Superfood Number Eight

We are back on to the superfoods folks; I will get these finished if it's the last thing I do!

Today's superfood is nuts. Are you nuts about nuts? I am! It's only in the last year or so I have started eating nuts; I used to avoid them because of their high fat content but these fats are good fats and are extremely beneficial to our bodies.

This post will be a bit different as there aren't really many recipes I could show for this; there are too many! You can add nuts to any dish! Eat them as a snack, sprinkle on top of salad, mix in with stir-fries and chicken dishes, use them in baking ... The possibilities are endless! So here is a list of some of the most beneficial nuts out there, why they are so good for you and the nutritional content of each.

Just to point out, when buying nuts it is best to stick with the unsalted, uncoated, dry roasted (rather than cooked in oil) kind. And remember; although they are really healthy, nuts are still high in fat so try and just have a small-handful portion.

  • Almonds: these nuts are a good source of monounsaturated fats (great for lowering cholesterol and therefore the risk of heart disease); high in the antioxidant vitamin E as well as the minerals manganese and phosphorus; rich in dietary fibre and contain the highest amount of calcium of all nuts. Per 30g serving (approx. 25 nuts), almonds contain 160 calories, 14g fat (1g sat fat) and 6g protein as well as 35% of your vitamin E RDA and 30% of your manganese RDA.

  • Brazil Nuts: an extremely good source of the mineral selenium (3 nuts contain your full RDA). Selenium is an antioxidant which has been proven to reduce the risk of cancer and heart disease. Brazil nuts are also high in zinc, for digestion and metabolism, and are a complete protein. Per 30g serving (approx. 8 nuts), brazil nuts contain 200 calories, 19g fat (4g sat fat) and 4g protein.

  • Cashew Nuts: cashews are an excellent source of magnesium (for strong bones and teeth) as well as iron and copper. They are also high in protein and contain phytochemical antioxidants which can help to protect the body from cancer and heart disease. Per 30g serving (approx. 17 nuts), cashew nuts contain 160 calories, 13g fat (3g sat fat) and 4g protein.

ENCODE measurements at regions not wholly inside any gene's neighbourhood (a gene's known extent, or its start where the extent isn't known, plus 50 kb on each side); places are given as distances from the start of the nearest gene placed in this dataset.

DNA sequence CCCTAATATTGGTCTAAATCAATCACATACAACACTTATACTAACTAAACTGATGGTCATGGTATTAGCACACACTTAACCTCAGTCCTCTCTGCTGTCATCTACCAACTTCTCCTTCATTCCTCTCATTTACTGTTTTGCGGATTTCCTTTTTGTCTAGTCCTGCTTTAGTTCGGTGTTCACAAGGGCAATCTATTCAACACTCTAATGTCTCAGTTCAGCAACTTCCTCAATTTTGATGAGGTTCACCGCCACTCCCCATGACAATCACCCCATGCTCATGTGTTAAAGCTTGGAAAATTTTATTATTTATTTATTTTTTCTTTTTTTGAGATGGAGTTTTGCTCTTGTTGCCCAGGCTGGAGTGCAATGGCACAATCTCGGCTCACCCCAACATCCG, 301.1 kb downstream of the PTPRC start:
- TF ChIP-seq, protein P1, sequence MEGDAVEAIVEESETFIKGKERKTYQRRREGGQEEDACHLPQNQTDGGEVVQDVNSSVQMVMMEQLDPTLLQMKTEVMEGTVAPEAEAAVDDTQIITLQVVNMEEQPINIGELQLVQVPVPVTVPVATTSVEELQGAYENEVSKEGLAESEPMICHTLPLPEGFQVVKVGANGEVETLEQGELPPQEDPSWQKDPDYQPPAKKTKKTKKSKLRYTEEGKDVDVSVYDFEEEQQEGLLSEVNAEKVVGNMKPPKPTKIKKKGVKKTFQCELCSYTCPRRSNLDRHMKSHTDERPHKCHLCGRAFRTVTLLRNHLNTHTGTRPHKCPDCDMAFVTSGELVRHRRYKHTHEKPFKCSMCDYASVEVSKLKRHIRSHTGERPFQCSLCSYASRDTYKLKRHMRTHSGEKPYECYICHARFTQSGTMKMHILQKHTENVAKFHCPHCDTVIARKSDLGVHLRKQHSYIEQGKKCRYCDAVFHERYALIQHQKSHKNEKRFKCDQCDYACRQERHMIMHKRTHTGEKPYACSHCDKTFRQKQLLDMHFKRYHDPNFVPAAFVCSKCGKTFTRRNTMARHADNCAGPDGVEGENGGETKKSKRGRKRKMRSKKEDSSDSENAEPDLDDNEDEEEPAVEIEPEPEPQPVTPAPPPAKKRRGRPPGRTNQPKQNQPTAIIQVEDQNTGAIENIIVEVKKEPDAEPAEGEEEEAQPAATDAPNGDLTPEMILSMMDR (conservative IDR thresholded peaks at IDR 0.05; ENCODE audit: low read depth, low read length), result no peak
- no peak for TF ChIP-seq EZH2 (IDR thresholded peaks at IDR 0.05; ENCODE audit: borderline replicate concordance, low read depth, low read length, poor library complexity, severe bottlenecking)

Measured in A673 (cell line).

• Chestnuts: chestnuts are relatively low in calories compared to other nuts and also contain less fat whilst still providing many vitamins and minerals; they are also great at Christmas time, roasted over an open fire (!). They are a great source of dietary fibre as well as monounsaturated fats (such as oleic acid, great for reducing cholesterol) and they are surprisingly high in Vitamin C. Per 30g serving (approx. 3 nuts), chestnuts contain 65 calories, 0.7g fat (0.3g sat fat) and 0.7g protein. 

  • Hazelnuts: these nuts are high in vitamin E (which helps to form red blood cells) as well as vitamin B (for metabolism) and the amino acid thiamine (enhances energy). They also contain significant amounts of protein, fibre and iron. Per 30g serving (approx. 21 nuts), hazelnuts contain 180 calories, 17g fat (1.5g sat fat) and 4g protein.

  • Macadamia Nuts: macadamia nuts are high in fibre and vitamin B (good for metabolism) as well as some antioxidants which can help to reduce the risk of cancer. Per 30g serving (approx. 11 nuts), macadamia nuts contain 200 calories, 22g fat (3.5g sat fat) and 2g protein. 


  • Pecan Nuts: pecan nuts are high in antioxidants (which can protect against cell damage and help fight diseases such as cancer, heart disease and Alzheimer's, as mentioned above). They also have significant amounts of vitamin E and fibre. Per 30g serving (approx. 19 halves), pecan nuts contain 190 calories, 20g fat (2g sat fat) and 3g protein. 


  • Peanuts: peanuts are actually a legume rather than a nut. They are rich in folate, protein and fibre as well as the antioxidant resveratrol, which can reduce the risk of cancer, heart disease, Alzheimer's and viral infections, as well as vitamin E. Per 30g serving (approx. 22 nuts), peanuts contain 165 calories, 15g fat (2.5g sat fat) and 7g protein. 


  • Pistachios: these are full of antioxidants which can help to protect the cells from damage. They can help to destroy the LDL cholesterol to reduce the risk of heart attacks and strokes as well as prevent cancer with their relatively high amount of vitamin A (from the carotenoids they contain). Per 30g serving (approx. 50 nuts), pistachios contain 160 calories, 13g fat (1.5g sat fat) and 6g protein. 

  • Walnuts: walnuts are extremely rich in omega 3 fatty acids which can lower bad cholesterol (LDL) and increase good cholesterol (HDL). On top of this, walnuts contain many popyphenolic antioxidants which help fight off disease causing free radicals. They are rich in minerals (manganese, copper, zinc, magnesium and iron) as well as various vitamins (predominantly E and B). Per 30g serving (approx. 14 halves), almonds contain 190 calories, 18g fat (1.5g sat fat) and 4g protein. 

Are you nuts about nuts?! What's your favourite kind? Least favourite? What is your favourite way to eat them?

4 click here to leave your opinion :) :

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